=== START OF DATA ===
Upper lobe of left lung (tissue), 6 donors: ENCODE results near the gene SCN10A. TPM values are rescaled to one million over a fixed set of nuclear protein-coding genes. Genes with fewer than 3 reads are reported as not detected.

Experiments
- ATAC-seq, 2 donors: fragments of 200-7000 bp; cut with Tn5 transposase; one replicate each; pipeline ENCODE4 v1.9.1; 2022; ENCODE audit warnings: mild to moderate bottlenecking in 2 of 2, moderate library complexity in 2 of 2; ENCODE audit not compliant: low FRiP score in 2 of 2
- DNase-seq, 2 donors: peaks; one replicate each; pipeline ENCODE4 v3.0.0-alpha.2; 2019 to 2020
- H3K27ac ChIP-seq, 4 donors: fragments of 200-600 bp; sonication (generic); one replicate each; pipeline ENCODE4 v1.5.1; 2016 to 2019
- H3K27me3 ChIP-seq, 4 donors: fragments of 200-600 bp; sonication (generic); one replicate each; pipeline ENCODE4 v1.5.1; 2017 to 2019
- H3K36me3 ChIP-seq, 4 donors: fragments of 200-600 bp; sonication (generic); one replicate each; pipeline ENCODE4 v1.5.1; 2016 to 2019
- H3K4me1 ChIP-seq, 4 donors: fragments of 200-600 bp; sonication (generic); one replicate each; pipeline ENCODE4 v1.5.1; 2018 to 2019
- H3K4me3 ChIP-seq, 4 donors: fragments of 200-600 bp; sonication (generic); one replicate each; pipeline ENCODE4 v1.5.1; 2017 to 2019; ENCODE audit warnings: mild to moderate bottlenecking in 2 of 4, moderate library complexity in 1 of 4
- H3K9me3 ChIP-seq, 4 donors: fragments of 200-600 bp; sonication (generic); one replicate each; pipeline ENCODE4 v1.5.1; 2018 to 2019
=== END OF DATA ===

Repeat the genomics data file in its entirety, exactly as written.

Upper lobe of left lung (tissue), 6 donors: ENCODE results near the gene SCN10A. TPM values are rescaled to one million over a fixed set of nuclear protein-coding genes. Genes with fewer than 3 reads are reported as not detected.

Experiments
- ATAC-seq, 2 donors: fragments of 200-7000 bp; cut with Tn5 transposase; one replicate each; pipeline ENCODE4 v1.9.1; 2022; ENCODE audit warnings: mild to moderate bottlenecking in 2 of 2, moderate library complexity in 2 of 2; ENCODE audit not compliant: low FRiP score in 2 of 2
- DNase-seq, 2 donors: peaks; one replicate each; pipeline ENCODE4 v3.0.0-alpha.2; 2019 to 2020
- H3K27ac ChIP-seq, 4 donors: fragments of 200-600 bp; sonication (generic); one replicate each; pipeline ENCODE4 v1.5.1; 2016 to 2019
- H3K27me3 ChIP-seq, 4 donors: fragments of 200-600 bp; sonication (generic); one replicate each; pipeline ENCODE4 v1.5.1; 2017 to 2019
- H3K36me3 ChIP-seq, 4 donors: fragments of 200-600 bp; sonication (generic); one replicate each; pipeline ENCODE4 v1.5.1; 2016 to 2019
- H3K4me1 ChIP-seq, 4 donors: fragments of 200-600 bp; sonication (generic); one replicate each; pipeline ENCODE4 v1.5.1; 2018 to 2019
- H3K4me3 ChIP-seq, 4 donors: fragments of 200-600 bp; sonication (generic); one replicate each; pipeline ENCODE4 v1.5.1; 2017 to 2019; ENCODE audit warnings: mild to moderate bottlenecking in 2 of 4, moderate library complexity in 1 of 4
- H3K9me3 ChIP-seq, 4 donors: fragments of 200-600 bp; sonication (generic); one replicate each; pipeline ENCODE4 v1.5.1; 2018 to 2019